Heart Disease and Diabetes Trials Anticipated at Kidney Week

Pam Harrison

October 29, 2015

SAN DIEGO — The most highly anticipated clinical trials at Kidney Week will delve into the complex relation between cardiovascular disease, diabetes, and kidney problems.

A German study of the sodium glucose cotransporter 2 inhibitor empagliflozin in patients with diabetes will be presented, and results will reflect the impact of the drug on kidney disease and cardiovascular outcomes.

Results will also be presented from trials looking at the effect of high-dose perioperative atorvastatin and acute kidney injury after cardiac surgery. Researchers will discuss the effect of the enteric capsule formulation of a locally acting glucocorticoid budesonide (Nefecon) on proteinuria and kidney function in patients with immunoglobulin A nephropathy. And results will be released on the use of denosumab to prevent bone mineral density loss in transplant recipients.

Dr Lloyd Cantley

"Some of the studies in this session have turned out to be negative, but they are important negatives," said Lloyd Cantley, MD, from the Yale Center for Clinical Investigation in New Haven, Connecticut, who is chair of the conference program committee. "But others have turned out to be positive and are really very exciting."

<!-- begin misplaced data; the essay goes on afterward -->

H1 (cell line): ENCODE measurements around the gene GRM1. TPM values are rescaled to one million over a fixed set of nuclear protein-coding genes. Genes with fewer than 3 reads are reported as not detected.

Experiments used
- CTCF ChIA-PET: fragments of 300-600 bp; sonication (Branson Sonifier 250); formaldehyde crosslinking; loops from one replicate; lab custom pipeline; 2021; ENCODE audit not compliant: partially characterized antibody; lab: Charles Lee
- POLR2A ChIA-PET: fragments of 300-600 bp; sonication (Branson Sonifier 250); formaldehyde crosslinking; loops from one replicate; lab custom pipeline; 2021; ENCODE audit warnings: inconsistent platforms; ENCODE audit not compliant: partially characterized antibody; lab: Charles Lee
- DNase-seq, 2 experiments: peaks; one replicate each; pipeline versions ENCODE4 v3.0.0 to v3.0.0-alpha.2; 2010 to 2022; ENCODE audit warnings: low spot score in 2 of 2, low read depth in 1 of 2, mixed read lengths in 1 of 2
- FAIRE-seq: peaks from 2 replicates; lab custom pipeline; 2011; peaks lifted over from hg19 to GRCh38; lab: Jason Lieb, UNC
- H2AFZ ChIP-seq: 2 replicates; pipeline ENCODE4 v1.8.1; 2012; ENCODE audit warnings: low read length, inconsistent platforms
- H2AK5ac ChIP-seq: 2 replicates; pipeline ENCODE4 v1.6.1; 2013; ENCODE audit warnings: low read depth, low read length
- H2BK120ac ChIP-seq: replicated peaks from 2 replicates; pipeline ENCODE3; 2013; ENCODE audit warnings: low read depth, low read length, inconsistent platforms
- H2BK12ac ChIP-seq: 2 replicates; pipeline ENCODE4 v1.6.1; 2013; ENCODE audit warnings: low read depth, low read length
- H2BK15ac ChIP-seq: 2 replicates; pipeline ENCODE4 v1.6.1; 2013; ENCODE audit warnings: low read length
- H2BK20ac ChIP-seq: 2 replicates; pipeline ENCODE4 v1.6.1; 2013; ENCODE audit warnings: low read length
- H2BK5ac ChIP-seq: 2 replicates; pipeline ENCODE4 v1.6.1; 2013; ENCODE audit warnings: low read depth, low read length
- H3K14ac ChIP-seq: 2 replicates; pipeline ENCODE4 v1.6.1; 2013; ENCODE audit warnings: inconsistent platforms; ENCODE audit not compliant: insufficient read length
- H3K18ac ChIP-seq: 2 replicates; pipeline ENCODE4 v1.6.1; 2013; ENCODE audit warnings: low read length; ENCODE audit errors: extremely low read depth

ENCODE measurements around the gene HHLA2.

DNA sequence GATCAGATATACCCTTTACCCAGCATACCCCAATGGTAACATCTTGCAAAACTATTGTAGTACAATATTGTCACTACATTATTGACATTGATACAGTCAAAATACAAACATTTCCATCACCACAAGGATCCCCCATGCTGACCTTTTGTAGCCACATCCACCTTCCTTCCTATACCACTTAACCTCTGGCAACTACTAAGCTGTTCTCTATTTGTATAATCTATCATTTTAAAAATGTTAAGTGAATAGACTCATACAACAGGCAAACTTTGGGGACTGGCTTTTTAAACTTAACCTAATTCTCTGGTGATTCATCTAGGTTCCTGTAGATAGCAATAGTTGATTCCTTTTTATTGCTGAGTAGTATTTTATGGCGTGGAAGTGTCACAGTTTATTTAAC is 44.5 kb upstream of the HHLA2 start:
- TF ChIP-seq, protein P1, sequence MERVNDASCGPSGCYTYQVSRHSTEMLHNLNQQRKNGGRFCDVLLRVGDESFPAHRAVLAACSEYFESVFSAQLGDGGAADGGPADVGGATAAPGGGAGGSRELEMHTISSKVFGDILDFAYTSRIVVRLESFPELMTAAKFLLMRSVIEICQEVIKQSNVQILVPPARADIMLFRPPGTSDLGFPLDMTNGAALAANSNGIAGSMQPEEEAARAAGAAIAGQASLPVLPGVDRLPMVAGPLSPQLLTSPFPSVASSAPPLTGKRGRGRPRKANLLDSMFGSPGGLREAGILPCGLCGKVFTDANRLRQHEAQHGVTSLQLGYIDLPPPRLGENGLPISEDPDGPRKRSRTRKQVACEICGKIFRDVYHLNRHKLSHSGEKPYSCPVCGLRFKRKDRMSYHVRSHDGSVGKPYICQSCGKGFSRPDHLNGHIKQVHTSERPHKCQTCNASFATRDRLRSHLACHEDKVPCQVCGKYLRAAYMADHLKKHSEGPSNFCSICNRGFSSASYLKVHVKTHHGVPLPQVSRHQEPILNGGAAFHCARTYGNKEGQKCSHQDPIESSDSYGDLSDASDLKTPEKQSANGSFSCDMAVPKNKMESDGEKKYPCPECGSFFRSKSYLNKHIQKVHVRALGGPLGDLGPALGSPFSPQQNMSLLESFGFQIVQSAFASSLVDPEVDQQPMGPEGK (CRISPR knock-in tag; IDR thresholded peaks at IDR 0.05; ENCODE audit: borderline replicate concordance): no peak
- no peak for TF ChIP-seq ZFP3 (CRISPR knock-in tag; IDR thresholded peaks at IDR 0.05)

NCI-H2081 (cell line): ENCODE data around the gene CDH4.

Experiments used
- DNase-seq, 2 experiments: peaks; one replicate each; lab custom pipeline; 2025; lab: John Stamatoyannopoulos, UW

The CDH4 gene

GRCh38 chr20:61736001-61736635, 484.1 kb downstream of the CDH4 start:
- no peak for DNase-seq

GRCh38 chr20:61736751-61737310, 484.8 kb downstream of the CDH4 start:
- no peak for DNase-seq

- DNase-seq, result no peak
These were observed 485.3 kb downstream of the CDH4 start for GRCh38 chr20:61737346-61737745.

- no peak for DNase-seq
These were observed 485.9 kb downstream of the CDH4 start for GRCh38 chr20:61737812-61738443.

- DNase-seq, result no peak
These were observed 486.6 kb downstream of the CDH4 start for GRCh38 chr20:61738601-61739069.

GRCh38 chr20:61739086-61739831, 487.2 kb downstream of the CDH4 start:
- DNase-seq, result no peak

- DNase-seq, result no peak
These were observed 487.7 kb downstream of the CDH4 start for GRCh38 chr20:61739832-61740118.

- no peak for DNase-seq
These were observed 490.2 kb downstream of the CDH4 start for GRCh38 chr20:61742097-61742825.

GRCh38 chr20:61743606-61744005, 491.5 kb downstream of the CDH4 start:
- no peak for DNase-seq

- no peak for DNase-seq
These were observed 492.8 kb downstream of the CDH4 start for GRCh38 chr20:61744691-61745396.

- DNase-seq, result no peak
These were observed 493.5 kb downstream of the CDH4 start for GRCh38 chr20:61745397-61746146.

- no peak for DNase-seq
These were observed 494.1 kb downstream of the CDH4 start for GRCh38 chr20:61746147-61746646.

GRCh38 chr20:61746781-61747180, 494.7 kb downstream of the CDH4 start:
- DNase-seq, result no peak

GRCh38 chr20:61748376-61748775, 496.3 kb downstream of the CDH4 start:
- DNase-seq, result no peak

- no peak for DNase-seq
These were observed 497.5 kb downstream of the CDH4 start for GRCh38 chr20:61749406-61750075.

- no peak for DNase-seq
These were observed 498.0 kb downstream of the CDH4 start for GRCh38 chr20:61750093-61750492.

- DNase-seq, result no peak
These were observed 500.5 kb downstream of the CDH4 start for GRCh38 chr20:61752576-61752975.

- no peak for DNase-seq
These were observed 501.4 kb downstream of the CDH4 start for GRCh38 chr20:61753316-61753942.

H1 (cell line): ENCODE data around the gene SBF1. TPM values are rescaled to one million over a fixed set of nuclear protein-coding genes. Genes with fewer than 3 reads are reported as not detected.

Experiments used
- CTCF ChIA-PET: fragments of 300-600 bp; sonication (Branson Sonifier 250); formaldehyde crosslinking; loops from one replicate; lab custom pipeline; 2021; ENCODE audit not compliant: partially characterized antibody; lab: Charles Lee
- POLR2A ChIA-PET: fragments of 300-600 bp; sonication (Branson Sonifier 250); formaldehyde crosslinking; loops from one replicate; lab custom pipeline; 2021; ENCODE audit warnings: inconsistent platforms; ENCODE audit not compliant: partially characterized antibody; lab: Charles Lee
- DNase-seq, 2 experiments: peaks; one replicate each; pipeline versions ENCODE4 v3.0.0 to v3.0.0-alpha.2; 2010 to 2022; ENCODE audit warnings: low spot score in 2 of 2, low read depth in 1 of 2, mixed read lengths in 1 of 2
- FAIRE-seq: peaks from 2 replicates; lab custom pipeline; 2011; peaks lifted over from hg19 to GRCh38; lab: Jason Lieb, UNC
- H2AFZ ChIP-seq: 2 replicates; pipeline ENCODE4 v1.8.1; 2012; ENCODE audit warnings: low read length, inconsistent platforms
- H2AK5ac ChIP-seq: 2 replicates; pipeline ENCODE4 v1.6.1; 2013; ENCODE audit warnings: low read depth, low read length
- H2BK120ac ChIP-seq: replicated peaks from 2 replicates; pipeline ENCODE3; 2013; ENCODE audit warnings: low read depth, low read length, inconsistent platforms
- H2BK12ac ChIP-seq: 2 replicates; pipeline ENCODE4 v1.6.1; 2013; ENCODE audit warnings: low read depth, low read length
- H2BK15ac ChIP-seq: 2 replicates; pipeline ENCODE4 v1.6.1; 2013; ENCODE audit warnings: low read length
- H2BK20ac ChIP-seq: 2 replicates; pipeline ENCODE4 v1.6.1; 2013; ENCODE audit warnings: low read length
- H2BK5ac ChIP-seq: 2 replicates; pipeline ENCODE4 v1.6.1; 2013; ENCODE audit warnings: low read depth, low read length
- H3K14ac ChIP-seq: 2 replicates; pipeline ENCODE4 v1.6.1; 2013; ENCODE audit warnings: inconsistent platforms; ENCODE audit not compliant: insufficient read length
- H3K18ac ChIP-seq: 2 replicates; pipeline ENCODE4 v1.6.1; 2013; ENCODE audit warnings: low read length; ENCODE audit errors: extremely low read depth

Hot-Topic Debates

A discussion of whether or not fibroblast growth factor 23 (FGF23) causes poor outcomes in chronic kidney disease will take place during hot-topic debates, which are part of the clinical practice sessions.

FGF23 is an independent pathway that regulates phosphate metabolism, Dr Cantley explained. "When patients develop chronic kidney disease, phosphorus levels rise, and FGF23 levels increase in response to this rise in an attempt to clear phosphorus out of the kidney." Evidence suggests that high FGF23 levels lead to disturbances in bone and mineral metabolism and secondarily to cardiovascular disease, the leading cause of mortality in patients with kidney disease.

The session will attempt to address whether FGF23 is causative or an epiphenomenon, Dr Cantley reported.